The rise and fall of a discourse marker

The case of kisil in Korean

Authors

  • Sujin Eom Hankuk University of Foreign Studies
  • Seongha Rhee Hankuk University of Foreign Studies

DOI:

https://doi.org/10.1558/eap.20900

Keywords:

discourse marker, grammaticalisation, (inter)subjectification, periphery, borrowing

Abstract

The Korean discourse marker kisil(un) presents an interesting grammaticalisation scenario. It began its life as a borrowing from Chinese, a syntactic construction to mean ‘that/its fruit’ in Middle Korean, and developed into a single lexeme with more abstract meanings, e.g., ‘essence, reality, fact, truth’ and further grammaticalised into a discourse marker signalling the speaker’s diverse stances in discourse contexts. As it was a borrowing from Chinese, its initial uses carried pedanticism and became officially banned in Modern Korean as part of efforts for ‘language purism’. The journey of kisil(un) exhibits subjectification in meaning and inter-subjectification in function. In particular, speakers use it to invite the interlocutor to some common ground. In discourse it also signals assertiveness and thus rarely co-occurs with hesitance markers. Unlike most discourse markers, kisil(un) does not have much positional freedom but occurs mostly between the subject and the predicate, bridging two contrasting propositions.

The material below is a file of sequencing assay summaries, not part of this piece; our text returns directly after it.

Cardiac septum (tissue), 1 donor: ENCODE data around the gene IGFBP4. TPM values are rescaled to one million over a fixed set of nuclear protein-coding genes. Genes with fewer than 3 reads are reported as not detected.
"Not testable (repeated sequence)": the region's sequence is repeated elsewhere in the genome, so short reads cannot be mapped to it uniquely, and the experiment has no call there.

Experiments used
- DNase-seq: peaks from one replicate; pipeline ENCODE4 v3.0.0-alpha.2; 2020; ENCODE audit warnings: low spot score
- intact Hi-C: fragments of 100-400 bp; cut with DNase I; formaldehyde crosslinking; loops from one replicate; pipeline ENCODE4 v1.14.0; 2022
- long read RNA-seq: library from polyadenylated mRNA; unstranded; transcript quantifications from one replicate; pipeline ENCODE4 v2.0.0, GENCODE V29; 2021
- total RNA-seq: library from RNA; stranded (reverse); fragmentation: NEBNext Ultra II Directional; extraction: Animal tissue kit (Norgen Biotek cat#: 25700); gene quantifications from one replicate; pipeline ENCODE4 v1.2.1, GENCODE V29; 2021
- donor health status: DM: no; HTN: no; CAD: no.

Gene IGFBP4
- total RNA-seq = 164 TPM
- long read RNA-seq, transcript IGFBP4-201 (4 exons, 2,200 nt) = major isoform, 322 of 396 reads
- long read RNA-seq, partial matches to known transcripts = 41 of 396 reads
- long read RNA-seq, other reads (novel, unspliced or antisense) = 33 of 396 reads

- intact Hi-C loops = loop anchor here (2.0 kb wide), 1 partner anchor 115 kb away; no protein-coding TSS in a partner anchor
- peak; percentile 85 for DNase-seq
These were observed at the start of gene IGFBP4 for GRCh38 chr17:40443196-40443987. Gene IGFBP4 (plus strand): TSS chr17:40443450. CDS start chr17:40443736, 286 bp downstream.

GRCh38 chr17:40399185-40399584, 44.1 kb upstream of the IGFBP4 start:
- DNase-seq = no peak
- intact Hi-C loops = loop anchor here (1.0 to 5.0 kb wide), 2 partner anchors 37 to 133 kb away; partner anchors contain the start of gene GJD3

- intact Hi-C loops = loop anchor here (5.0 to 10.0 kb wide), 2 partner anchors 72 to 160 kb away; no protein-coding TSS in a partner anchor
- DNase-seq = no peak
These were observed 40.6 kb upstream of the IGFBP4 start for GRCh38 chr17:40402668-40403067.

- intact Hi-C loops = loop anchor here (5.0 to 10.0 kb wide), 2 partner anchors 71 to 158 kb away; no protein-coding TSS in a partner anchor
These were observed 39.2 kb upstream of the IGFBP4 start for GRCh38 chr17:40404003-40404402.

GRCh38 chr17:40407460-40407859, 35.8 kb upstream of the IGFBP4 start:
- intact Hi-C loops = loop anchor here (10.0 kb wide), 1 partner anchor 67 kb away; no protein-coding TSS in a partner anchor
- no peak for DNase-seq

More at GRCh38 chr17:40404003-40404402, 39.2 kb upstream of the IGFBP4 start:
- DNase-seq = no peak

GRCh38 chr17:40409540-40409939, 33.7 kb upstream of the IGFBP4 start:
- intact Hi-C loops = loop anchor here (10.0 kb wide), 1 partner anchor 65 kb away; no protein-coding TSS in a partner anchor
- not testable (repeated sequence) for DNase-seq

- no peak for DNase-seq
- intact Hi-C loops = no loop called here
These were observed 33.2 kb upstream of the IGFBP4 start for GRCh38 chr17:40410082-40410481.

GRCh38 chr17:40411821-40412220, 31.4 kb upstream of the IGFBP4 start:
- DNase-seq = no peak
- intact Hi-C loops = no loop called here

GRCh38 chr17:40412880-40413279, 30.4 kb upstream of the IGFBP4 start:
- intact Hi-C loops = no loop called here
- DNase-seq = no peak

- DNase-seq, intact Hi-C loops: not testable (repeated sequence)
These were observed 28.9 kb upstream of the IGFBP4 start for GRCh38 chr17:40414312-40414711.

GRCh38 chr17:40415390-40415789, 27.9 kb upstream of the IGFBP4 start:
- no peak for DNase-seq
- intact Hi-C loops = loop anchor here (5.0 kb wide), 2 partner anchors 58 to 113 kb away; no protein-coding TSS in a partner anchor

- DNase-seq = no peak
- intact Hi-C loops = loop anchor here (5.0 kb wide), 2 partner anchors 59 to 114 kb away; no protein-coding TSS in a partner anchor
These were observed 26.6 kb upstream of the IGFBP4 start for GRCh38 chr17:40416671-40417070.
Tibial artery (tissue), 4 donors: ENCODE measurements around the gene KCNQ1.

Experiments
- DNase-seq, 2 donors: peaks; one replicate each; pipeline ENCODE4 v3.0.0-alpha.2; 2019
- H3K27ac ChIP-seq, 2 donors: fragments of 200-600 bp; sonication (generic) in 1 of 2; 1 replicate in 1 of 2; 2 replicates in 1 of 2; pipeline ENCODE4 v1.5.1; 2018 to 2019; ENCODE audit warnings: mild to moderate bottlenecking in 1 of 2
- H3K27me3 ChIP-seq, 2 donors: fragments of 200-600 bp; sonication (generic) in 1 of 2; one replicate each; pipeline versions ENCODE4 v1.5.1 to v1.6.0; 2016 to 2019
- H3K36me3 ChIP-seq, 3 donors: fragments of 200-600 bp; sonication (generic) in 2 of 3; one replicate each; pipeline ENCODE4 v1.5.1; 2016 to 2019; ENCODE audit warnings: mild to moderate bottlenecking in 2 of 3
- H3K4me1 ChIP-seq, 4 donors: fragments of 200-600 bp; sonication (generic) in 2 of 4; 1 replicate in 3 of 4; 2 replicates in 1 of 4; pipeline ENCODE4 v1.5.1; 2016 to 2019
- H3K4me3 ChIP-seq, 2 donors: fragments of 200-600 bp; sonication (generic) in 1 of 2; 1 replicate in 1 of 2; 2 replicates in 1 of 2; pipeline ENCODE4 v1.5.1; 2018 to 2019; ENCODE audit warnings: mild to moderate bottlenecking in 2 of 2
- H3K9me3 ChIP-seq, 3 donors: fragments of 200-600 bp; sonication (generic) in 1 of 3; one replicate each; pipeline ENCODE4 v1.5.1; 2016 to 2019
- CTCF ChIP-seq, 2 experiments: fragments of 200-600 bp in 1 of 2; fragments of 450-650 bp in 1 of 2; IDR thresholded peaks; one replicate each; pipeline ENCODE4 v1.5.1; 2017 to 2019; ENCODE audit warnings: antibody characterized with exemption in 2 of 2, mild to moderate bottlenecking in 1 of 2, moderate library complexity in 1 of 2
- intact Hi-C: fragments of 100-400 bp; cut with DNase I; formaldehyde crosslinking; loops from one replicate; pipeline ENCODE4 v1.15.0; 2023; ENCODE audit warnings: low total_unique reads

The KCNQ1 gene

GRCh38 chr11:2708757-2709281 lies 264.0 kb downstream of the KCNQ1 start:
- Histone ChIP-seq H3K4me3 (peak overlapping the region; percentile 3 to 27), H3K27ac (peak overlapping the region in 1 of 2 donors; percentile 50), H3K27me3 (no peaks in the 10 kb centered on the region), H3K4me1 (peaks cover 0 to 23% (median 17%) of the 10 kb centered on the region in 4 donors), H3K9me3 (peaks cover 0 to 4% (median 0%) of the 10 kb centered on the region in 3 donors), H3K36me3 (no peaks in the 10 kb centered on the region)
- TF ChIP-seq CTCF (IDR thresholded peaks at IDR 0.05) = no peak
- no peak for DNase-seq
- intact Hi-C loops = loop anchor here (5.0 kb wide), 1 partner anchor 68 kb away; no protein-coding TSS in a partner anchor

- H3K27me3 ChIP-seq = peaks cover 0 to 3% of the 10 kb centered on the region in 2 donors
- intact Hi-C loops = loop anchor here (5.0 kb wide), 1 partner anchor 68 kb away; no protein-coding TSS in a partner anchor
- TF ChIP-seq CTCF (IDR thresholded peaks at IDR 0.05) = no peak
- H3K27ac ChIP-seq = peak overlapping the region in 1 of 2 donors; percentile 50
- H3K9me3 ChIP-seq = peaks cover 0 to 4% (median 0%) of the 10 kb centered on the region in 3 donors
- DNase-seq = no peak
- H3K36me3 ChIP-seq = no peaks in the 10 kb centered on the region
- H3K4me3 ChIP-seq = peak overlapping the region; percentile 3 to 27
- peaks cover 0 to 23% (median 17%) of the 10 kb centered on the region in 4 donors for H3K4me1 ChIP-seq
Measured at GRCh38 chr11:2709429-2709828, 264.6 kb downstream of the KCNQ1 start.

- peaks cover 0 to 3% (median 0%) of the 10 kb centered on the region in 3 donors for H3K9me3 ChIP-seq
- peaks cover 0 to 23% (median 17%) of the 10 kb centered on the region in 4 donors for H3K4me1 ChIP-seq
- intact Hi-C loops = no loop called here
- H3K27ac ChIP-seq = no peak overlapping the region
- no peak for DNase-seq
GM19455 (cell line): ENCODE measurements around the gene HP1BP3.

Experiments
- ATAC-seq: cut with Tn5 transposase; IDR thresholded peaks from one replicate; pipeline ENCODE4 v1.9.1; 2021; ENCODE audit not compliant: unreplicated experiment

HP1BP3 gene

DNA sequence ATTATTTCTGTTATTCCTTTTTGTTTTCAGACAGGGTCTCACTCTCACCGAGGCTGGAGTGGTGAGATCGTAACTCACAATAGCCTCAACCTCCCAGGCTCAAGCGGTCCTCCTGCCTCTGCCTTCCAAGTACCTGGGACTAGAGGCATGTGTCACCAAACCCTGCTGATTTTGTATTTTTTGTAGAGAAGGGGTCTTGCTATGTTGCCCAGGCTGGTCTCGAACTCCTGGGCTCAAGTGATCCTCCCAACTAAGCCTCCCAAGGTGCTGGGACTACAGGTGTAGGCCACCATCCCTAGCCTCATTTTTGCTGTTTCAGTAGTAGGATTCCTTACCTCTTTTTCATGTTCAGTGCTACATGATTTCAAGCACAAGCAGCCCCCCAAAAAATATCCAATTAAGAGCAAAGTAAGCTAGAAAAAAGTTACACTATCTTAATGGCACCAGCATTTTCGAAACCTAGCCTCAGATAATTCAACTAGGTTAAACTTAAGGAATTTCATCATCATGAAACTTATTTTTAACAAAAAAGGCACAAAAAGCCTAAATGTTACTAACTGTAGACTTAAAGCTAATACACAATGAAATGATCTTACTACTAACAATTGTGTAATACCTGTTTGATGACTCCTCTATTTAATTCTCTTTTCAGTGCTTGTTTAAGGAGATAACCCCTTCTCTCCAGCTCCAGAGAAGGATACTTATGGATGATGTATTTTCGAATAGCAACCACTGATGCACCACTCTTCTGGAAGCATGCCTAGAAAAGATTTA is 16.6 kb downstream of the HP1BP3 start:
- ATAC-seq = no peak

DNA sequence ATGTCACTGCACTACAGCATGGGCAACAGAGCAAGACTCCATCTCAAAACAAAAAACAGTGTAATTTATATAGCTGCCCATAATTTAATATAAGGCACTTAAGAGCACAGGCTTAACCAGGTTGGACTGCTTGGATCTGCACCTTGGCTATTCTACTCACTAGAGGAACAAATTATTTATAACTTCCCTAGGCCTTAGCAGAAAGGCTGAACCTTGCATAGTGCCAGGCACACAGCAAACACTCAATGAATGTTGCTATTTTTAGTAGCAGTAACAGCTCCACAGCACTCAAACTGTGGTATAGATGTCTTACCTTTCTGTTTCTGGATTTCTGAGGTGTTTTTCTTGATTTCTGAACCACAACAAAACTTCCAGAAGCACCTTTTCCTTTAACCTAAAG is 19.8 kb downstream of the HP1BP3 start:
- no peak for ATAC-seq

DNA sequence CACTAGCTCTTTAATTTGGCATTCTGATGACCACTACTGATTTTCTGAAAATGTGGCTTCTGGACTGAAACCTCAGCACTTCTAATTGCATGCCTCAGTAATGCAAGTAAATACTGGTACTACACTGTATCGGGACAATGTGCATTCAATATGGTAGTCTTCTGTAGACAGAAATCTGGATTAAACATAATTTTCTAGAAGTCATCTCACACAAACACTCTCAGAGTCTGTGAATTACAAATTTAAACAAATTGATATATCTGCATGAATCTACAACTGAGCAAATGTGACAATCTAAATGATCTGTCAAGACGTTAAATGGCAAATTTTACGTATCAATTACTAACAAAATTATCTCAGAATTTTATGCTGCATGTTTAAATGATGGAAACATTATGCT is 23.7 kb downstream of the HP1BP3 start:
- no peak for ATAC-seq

Author Biographies

Sujin Eom, Hankuk University of Foreign Studies

Sujin Eom is an instructor at Hankuk University of Foreign Studies, Seoul, Korea. She received her PhD in Linguistics from the Hankuk University of Foreign Studies in 2020. Her primary research interest is to identify cognitive and discursive mechanisms that enable language change from the crosslinguistic and typological perspectives.

Seongha Rhee, Hankuk University of Foreign Studies

Seongha Rhee is a professor at Hankuk University of Foreign Studies, Seoul, Korea. He received his PhD in Linguistics from the University of Texas at Austin in 1996. His primary research interest is to identify cognitive and discursive mechanisms that enable language change from the crosslinguistic and typological perspectives

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Published

2021-11-10

How to Cite

Eom, S. ., & Rhee, S. . (2021). The rise and fall of a discourse marker: The case of kisil in Korean. East Asian Pragmatics, 6(3), 381–401. https://doi.org/10.1558/eap.20900